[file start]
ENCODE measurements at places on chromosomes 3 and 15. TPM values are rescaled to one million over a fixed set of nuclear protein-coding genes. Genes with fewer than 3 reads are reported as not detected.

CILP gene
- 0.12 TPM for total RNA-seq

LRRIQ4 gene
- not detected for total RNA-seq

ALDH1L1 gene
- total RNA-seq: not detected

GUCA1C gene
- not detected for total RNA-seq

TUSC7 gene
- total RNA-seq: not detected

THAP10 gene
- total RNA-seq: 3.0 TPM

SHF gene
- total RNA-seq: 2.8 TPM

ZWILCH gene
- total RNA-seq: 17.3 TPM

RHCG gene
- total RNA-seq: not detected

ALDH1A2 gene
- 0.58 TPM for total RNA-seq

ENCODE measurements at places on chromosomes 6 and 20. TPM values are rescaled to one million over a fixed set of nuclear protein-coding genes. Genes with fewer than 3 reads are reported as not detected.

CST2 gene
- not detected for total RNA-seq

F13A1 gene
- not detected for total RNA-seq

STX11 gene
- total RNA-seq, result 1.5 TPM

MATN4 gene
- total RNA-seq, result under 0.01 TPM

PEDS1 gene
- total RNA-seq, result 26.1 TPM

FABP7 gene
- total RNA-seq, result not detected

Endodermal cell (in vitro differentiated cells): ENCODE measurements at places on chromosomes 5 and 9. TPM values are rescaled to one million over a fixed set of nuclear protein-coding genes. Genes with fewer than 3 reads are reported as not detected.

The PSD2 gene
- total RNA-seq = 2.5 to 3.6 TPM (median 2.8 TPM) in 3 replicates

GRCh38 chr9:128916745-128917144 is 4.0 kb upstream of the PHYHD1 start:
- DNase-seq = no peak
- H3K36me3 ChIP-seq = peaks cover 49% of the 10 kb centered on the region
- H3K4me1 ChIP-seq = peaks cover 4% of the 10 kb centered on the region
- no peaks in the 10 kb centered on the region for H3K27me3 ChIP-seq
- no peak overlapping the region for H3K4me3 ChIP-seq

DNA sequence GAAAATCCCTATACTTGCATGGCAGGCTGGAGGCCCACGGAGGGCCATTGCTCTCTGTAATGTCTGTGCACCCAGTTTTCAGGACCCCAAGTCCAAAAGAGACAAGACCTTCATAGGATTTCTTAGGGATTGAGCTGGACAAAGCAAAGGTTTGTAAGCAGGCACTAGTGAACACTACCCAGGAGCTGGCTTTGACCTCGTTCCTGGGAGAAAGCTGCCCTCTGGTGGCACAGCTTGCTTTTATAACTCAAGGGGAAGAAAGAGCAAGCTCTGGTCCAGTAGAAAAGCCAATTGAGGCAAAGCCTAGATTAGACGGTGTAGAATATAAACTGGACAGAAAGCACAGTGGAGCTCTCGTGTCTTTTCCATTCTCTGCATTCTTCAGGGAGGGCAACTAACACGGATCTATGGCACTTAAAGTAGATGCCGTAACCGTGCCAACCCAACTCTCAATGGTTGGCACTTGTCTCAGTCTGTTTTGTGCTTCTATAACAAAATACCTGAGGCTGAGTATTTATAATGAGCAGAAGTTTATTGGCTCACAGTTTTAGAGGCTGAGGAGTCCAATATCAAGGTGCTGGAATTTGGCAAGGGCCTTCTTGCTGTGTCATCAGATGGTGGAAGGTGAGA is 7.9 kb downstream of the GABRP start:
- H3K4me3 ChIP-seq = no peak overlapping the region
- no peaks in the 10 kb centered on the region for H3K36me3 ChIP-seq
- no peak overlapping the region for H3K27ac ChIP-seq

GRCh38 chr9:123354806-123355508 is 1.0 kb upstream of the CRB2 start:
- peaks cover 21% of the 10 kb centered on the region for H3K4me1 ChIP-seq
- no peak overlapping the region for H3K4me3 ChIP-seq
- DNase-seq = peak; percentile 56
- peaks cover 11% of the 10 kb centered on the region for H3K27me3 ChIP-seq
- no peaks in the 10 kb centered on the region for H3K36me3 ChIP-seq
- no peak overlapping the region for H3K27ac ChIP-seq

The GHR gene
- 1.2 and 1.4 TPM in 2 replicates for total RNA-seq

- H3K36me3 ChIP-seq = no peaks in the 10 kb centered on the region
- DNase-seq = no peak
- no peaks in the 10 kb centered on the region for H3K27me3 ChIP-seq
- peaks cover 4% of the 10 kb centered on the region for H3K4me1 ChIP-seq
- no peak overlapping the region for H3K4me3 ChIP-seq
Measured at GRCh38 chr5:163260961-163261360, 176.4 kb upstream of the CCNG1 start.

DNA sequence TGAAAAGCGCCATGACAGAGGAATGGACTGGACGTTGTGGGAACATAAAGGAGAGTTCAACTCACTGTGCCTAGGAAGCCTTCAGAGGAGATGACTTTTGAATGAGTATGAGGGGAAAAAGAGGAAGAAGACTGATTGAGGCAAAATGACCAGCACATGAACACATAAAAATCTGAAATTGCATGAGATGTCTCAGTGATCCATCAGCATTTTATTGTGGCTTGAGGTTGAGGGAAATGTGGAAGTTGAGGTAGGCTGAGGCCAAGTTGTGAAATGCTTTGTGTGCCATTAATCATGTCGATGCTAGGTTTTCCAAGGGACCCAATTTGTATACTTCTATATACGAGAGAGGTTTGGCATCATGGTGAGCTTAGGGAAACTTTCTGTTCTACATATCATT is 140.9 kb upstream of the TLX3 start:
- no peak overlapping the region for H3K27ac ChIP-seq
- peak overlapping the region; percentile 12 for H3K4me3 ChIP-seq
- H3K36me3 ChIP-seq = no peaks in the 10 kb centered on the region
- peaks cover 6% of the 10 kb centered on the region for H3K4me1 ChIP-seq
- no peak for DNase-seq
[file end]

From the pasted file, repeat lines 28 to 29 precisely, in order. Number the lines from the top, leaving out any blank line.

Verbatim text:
- total RNA-seq, result 1.5 TPM

MATN4 gene